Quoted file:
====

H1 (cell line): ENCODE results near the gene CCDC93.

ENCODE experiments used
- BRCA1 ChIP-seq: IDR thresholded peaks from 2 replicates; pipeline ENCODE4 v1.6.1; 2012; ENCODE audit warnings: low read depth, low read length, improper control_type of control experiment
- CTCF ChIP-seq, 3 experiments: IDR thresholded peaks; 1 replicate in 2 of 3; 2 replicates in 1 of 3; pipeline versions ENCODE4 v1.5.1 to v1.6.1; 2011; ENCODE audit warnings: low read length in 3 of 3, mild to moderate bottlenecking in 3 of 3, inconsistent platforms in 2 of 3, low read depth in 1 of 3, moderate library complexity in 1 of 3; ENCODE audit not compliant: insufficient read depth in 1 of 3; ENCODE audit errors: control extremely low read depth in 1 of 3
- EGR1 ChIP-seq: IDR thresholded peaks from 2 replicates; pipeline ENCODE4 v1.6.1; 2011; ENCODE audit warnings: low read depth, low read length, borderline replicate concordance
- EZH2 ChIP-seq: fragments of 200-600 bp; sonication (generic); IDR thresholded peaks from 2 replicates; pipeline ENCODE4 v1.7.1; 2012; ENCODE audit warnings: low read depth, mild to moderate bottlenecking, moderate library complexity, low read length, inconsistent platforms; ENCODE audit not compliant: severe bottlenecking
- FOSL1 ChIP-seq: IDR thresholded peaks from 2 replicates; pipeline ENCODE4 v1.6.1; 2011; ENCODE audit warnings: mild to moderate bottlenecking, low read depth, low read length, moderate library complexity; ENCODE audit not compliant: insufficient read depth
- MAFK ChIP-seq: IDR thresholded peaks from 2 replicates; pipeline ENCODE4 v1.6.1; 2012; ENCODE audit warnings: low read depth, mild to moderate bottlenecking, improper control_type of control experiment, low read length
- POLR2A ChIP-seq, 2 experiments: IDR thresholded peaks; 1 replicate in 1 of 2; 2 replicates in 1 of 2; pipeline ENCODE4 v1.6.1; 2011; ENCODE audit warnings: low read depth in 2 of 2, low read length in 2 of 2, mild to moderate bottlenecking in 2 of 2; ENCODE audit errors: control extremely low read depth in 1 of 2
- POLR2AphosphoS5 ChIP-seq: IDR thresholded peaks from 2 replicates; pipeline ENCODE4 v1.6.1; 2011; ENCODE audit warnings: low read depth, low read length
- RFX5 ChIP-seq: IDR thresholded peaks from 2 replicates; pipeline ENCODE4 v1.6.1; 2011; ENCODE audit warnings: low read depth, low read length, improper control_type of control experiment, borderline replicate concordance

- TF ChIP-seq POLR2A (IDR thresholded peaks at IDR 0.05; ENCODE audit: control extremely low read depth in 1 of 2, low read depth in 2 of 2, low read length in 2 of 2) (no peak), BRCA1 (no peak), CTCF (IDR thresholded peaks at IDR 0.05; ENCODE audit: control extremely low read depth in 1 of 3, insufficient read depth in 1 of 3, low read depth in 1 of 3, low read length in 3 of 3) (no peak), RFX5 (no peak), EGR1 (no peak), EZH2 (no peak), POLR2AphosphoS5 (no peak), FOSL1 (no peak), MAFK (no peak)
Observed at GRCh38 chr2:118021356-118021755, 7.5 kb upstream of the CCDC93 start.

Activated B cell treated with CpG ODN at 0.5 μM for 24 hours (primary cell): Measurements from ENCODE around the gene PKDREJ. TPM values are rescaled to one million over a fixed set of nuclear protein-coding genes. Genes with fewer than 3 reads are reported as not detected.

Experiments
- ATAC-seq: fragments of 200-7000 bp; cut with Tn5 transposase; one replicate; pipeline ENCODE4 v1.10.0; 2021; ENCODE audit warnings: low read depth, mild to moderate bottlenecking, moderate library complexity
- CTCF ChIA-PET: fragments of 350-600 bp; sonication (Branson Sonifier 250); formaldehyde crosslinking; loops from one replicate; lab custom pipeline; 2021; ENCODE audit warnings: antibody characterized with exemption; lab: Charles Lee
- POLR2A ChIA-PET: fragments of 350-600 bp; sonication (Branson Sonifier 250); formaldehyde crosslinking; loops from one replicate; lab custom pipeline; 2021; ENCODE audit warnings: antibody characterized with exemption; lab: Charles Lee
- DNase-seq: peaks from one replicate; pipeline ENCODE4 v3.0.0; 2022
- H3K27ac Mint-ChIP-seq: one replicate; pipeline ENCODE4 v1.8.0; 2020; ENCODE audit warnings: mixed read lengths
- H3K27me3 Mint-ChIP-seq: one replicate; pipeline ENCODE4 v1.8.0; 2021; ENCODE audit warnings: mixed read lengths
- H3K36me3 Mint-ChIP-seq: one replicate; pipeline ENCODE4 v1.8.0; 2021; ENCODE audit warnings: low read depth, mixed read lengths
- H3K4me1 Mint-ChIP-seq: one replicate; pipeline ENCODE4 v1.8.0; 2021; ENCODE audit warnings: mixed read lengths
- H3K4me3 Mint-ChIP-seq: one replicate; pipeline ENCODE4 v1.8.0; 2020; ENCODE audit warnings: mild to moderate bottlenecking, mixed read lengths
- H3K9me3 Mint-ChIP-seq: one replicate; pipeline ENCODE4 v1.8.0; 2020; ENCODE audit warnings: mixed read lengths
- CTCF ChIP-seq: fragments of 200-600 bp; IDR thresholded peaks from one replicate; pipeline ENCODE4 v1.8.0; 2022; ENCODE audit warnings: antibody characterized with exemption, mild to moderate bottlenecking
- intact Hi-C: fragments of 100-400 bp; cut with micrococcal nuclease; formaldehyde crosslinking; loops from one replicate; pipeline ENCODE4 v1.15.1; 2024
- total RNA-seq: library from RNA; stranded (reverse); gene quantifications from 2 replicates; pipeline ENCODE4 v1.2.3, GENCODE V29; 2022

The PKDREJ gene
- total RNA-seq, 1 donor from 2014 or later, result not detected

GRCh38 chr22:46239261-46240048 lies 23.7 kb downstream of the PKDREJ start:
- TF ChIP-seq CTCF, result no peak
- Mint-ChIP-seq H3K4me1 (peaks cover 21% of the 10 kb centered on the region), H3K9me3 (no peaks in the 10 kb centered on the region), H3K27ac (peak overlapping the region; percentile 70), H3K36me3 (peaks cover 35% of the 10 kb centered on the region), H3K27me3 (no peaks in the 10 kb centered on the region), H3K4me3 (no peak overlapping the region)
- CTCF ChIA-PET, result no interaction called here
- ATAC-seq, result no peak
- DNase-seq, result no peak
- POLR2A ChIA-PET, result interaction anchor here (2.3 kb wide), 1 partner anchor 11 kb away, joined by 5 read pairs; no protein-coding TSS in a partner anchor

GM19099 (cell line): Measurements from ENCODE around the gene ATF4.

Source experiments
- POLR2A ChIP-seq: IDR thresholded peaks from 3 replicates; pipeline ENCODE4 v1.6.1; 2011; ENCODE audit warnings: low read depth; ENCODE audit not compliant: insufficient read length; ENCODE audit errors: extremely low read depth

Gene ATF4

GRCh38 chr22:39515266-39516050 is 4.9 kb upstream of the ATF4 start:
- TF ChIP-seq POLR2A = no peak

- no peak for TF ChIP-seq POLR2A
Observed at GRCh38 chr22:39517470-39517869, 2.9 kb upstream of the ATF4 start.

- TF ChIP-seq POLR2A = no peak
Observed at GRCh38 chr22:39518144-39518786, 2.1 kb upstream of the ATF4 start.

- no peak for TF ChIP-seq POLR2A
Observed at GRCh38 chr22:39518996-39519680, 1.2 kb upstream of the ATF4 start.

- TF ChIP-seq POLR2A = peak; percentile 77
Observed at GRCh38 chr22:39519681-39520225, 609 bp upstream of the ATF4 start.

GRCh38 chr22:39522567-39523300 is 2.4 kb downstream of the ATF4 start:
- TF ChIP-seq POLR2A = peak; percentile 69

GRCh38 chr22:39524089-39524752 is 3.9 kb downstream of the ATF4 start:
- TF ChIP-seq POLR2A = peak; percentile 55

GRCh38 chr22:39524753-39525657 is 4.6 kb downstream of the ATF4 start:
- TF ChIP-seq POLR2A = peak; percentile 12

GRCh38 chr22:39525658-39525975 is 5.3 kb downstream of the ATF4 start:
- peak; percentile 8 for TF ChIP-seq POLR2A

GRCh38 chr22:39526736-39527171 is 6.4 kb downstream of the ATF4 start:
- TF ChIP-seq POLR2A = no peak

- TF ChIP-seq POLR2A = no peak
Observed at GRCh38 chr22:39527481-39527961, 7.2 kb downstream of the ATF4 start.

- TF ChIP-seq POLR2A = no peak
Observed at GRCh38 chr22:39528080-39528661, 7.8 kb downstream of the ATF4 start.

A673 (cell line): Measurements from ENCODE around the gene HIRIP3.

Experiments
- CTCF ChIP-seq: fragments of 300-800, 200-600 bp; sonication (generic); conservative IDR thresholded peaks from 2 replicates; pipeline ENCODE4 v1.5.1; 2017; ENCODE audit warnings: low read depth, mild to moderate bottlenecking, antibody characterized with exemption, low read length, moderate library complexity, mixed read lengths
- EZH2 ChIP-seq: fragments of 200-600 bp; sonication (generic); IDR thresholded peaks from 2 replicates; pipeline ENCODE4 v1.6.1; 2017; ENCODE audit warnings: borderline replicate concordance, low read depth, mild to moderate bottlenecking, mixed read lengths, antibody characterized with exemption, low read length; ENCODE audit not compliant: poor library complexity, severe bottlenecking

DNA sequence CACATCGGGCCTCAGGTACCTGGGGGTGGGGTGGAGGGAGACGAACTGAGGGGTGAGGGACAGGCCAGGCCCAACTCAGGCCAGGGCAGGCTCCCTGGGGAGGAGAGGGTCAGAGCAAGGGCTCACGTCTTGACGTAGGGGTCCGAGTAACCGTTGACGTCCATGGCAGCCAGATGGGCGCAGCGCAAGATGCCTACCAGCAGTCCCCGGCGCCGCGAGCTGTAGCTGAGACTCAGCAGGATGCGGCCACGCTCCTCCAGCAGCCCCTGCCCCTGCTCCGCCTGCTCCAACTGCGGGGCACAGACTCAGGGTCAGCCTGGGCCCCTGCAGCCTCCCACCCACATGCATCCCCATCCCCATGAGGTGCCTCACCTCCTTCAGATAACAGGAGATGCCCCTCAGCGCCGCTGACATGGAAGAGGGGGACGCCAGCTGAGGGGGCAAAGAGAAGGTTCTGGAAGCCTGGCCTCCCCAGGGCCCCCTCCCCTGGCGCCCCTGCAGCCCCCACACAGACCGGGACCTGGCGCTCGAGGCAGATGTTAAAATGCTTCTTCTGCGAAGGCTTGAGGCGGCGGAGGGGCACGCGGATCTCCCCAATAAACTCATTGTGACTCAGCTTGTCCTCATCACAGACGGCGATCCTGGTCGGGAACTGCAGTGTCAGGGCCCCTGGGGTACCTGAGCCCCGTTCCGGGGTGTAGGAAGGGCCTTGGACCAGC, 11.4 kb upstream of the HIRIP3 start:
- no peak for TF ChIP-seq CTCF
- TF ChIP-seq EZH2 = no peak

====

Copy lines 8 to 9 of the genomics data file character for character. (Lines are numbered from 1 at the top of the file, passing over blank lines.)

- MAFK ChIP-seq: IDR thresholded peaks from 2 replicates; pipeline ENCODE4 v1.6.1; 2012; ENCODE audit warnings: low read depth, mild to moderate bottlenecking, improper control_type of control experiment, low read length
- POLR2A ChIP-seq, 2 experiments: IDR thresholded peaks; 1 replicate in 1 of 2; 2 replicates in 1 of 2; pipeline ENCODE4 v1.6.1; 2011; ENCODE audit warnings: low read depth in 2 of 2, low read length in 2 of 2, mild to moderate bottlenecking in 2 of 2; ENCODE audit errors: control extremely low read depth in 1 of 2